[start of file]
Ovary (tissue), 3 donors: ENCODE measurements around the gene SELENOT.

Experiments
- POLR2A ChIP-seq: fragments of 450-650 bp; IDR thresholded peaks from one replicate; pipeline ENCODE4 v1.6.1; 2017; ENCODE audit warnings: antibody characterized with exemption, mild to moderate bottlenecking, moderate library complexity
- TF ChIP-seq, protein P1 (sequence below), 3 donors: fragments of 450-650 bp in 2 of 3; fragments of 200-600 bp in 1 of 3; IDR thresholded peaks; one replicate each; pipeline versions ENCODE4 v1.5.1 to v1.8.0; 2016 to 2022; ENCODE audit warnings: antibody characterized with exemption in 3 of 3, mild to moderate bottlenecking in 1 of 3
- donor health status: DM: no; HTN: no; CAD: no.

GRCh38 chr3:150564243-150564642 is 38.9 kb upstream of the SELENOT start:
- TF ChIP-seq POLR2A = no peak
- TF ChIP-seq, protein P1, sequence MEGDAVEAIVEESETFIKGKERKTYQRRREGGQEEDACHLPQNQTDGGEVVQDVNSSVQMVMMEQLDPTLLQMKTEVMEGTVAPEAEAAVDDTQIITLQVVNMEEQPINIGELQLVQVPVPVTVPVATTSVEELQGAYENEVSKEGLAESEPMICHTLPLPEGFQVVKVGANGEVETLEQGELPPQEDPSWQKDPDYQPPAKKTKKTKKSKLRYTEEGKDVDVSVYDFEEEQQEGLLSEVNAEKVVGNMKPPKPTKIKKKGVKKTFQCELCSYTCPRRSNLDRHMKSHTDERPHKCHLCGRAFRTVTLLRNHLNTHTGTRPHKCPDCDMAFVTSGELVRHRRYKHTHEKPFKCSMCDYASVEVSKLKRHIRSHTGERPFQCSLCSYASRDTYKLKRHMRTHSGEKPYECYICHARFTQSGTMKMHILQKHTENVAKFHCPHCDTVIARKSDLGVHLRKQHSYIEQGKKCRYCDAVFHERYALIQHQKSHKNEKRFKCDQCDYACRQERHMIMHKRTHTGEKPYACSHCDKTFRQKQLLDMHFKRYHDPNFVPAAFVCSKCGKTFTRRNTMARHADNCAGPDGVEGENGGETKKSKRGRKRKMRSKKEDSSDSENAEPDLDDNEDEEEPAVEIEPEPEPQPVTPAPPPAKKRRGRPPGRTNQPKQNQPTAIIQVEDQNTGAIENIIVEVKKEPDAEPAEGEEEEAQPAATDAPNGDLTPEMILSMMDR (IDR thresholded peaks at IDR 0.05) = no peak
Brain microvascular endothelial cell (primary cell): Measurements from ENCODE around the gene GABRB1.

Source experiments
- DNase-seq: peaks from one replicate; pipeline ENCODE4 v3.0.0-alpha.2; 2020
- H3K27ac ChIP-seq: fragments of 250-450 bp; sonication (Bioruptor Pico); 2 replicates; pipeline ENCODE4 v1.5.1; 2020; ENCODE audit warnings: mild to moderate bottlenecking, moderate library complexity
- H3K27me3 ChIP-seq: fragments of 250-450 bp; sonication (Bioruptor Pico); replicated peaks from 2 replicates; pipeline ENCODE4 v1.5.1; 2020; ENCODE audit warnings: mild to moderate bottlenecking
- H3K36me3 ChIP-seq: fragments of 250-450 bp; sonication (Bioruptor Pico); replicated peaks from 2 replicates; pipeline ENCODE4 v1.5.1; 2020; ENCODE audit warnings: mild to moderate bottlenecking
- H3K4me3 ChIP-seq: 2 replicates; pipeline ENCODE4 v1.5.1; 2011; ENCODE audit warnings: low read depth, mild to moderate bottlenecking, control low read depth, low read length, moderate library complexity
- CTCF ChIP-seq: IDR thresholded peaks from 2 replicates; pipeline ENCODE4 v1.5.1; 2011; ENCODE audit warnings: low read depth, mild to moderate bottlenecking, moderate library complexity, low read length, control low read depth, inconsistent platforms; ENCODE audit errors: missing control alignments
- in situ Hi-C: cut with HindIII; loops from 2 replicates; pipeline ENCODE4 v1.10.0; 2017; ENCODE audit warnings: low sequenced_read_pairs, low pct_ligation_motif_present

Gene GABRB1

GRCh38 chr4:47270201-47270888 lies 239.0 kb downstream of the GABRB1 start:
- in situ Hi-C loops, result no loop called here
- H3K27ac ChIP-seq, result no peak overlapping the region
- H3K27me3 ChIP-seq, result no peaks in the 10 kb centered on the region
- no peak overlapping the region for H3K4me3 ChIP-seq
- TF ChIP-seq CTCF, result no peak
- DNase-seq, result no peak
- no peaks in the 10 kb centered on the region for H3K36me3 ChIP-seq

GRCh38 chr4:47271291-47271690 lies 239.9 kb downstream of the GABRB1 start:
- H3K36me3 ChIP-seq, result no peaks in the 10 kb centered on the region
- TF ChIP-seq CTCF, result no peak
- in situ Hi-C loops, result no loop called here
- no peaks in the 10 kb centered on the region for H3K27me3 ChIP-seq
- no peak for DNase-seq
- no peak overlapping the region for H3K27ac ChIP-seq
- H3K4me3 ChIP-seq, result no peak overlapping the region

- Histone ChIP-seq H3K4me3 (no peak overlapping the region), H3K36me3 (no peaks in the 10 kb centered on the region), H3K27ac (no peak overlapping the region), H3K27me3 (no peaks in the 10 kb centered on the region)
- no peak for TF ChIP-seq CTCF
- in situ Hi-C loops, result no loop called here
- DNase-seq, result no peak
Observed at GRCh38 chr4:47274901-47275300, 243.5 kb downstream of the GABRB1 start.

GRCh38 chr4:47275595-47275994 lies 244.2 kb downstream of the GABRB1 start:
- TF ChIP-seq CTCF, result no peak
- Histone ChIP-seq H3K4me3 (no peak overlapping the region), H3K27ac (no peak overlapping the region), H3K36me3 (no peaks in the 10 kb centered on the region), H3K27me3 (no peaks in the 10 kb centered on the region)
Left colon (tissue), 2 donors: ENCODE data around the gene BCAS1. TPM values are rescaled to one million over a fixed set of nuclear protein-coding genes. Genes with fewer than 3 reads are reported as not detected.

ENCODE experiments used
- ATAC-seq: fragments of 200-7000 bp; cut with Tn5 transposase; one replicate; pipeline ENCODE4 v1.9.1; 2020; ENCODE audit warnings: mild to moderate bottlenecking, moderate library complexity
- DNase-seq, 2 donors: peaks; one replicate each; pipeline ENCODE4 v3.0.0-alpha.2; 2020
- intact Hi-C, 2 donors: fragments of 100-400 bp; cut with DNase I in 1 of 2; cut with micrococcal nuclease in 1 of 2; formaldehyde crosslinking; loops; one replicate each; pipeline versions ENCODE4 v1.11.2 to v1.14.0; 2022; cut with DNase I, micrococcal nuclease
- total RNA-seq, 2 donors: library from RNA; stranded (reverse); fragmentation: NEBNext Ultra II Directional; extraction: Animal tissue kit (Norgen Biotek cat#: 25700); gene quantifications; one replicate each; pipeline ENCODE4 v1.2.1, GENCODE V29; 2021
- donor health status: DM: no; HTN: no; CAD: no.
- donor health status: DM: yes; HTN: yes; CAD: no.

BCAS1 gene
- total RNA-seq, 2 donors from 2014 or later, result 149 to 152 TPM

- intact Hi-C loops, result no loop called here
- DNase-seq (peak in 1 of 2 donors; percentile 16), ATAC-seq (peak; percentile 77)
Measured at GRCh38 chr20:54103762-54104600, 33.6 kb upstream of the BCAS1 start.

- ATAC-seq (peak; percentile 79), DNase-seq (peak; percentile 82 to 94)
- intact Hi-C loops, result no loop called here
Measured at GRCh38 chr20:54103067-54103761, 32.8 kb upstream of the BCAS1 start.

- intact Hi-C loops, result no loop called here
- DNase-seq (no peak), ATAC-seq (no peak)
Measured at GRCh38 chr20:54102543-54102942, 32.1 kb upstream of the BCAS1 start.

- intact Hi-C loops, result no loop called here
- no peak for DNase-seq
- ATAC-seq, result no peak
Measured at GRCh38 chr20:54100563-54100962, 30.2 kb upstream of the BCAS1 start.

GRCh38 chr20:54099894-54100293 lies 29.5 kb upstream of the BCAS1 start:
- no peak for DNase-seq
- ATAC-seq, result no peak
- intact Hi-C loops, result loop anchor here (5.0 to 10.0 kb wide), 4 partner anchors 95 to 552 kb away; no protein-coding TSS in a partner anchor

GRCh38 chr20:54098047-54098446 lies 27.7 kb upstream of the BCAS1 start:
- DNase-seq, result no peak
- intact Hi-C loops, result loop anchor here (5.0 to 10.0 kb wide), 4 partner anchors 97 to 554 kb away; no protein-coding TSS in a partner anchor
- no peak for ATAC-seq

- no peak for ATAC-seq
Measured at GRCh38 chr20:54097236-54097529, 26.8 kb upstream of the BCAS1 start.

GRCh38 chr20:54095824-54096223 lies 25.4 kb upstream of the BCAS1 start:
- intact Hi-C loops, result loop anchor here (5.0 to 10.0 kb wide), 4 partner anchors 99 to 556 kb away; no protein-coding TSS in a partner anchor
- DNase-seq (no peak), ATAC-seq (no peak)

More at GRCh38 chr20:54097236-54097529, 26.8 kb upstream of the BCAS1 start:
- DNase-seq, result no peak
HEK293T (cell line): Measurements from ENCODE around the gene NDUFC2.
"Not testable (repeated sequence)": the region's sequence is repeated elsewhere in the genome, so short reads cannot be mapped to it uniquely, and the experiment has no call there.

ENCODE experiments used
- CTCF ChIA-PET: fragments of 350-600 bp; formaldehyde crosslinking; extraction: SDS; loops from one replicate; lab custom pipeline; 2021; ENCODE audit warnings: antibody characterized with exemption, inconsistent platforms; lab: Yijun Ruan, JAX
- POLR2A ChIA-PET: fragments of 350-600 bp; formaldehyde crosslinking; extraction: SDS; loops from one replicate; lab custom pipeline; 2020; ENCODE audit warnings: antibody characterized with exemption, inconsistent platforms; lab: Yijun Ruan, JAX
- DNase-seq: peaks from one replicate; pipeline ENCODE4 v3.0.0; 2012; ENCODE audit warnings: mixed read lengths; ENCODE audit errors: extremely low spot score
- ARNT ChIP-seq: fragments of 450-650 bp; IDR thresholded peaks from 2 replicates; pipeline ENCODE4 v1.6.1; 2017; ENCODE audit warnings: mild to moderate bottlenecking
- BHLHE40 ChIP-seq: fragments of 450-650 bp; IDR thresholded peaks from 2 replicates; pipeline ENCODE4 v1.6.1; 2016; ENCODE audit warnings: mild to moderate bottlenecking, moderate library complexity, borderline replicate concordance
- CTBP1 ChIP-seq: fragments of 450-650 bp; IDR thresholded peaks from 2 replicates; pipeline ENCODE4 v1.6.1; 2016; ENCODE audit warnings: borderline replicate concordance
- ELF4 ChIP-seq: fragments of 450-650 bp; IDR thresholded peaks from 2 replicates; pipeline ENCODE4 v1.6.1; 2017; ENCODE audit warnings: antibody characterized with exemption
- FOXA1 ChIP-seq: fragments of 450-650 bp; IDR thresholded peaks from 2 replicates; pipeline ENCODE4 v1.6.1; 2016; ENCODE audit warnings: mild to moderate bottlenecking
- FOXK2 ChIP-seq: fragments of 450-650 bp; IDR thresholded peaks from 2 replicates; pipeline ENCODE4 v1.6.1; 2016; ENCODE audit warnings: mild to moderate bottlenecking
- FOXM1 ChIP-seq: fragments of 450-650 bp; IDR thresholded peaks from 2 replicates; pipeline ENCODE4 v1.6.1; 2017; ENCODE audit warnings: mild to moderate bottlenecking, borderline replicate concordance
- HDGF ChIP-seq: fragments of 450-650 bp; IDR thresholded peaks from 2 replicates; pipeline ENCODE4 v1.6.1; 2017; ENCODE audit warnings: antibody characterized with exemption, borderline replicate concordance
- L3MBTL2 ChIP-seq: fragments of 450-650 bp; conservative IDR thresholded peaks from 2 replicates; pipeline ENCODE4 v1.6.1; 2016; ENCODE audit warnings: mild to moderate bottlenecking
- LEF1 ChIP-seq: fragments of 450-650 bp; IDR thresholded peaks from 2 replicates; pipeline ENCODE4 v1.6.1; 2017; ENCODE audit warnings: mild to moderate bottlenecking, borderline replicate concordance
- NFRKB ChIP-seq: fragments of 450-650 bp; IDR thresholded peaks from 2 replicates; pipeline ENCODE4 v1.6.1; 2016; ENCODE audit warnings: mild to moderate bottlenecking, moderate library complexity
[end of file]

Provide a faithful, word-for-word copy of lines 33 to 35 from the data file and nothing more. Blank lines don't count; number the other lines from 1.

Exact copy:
- no peak overlapping the region for H3K27ac ChIP-seq
- H3K4me3 ChIP-seq, result no peak overlapping the region

- Histone ChIP-seq H3K4me3 (no peak overlapping the region), H3K36me3 (no peaks in the 10 kb centered on the region), H3K27ac (no peak overlapping the region), H3K27me3 (no peaks in the 10 kb centered on the region)